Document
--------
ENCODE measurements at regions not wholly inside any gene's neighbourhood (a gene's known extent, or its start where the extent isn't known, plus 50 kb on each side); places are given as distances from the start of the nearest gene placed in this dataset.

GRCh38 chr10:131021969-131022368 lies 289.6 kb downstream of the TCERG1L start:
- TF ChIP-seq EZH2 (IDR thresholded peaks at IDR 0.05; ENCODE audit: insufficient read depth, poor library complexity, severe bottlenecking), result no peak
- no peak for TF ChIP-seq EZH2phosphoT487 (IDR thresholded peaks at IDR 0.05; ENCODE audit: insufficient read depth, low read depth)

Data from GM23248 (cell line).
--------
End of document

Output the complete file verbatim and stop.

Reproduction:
ENCODE measurements at regions not wholly inside any gene's neighbourhood (a gene's known extent, or its start where the extent isn't known, plus 50 kb on each side); places are given as distances from the start of the nearest gene placed in this dataset.

GRCh38 chr10:131021969-131022368 lies 289.6 kb downstream of the TCERG1L start:
- TF ChIP-seq EZH2 (IDR thresholded peaks at IDR 0.05; ENCODE audit: insufficient read depth, poor library complexity, severe bottlenecking), result no peak
- no peak for TF ChIP-seq EZH2phosphoT487 (IDR thresholded peaks at IDR 0.05; ENCODE audit: insufficient read depth, low read depth)

Data from GM23248 (cell line).